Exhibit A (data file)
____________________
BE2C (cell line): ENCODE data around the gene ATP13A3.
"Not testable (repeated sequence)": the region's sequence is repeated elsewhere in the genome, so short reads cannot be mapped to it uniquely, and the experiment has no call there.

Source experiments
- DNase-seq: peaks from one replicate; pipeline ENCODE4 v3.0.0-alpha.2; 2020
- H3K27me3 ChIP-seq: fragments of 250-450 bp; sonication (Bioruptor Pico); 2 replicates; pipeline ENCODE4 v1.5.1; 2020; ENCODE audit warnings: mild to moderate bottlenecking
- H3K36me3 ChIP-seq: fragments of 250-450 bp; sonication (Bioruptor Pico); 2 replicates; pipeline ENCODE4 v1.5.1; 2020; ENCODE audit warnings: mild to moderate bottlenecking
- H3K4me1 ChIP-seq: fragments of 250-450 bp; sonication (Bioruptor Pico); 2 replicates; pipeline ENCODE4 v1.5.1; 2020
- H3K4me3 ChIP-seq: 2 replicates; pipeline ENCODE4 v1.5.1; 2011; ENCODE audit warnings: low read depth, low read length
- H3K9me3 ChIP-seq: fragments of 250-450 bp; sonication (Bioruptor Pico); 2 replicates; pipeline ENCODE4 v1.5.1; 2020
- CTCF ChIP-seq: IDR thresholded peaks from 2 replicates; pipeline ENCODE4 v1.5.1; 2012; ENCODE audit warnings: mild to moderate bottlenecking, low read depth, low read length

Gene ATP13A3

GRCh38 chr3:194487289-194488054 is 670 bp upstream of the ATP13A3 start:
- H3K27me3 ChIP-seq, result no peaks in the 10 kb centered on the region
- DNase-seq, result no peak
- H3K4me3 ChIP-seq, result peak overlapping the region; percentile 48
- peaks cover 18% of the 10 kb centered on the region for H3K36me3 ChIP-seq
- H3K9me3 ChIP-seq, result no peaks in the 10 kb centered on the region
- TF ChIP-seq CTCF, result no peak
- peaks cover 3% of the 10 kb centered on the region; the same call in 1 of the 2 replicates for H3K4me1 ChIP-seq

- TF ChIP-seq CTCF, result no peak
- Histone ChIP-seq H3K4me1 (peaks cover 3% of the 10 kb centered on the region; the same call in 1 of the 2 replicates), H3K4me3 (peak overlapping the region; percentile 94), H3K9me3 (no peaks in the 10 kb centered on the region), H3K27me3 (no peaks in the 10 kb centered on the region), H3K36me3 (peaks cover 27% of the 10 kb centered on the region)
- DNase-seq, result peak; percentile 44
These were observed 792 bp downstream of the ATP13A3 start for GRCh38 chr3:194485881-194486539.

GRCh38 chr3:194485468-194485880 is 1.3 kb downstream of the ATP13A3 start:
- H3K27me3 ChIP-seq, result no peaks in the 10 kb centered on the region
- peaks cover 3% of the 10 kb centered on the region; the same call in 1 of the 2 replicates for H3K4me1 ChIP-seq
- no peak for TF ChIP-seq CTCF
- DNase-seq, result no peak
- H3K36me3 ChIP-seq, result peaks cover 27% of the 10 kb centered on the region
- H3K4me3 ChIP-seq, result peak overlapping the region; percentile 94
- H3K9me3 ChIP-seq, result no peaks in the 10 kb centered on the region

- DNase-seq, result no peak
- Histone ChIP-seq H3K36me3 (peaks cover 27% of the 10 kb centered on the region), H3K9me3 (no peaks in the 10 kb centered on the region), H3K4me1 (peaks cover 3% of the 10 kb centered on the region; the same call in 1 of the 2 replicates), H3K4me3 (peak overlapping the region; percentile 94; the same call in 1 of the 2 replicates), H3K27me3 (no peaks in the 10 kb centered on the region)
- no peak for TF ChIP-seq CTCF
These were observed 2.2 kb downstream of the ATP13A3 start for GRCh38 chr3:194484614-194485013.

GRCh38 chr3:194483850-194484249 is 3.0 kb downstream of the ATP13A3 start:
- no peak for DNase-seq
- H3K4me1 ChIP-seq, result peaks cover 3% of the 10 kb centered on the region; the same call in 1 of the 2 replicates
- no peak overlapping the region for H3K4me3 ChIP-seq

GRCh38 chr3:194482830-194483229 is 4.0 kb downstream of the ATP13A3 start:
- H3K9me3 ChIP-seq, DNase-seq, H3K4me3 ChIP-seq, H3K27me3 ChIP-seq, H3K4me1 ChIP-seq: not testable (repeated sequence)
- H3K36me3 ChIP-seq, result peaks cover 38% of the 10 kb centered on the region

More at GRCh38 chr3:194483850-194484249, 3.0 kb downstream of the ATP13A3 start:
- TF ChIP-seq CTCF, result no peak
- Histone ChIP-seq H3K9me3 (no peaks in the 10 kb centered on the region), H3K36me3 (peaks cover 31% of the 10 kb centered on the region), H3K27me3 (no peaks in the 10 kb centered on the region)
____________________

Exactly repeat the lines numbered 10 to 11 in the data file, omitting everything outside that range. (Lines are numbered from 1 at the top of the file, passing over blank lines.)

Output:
- CTCF ChIP-seq: IDR thresholded peaks from 2 replicates; pipeline ENCODE4 v1.5.1; 2012; ENCODE audit warnings: mild to moderate bottlenecking, low read depth, low read length

Gene ATP13A3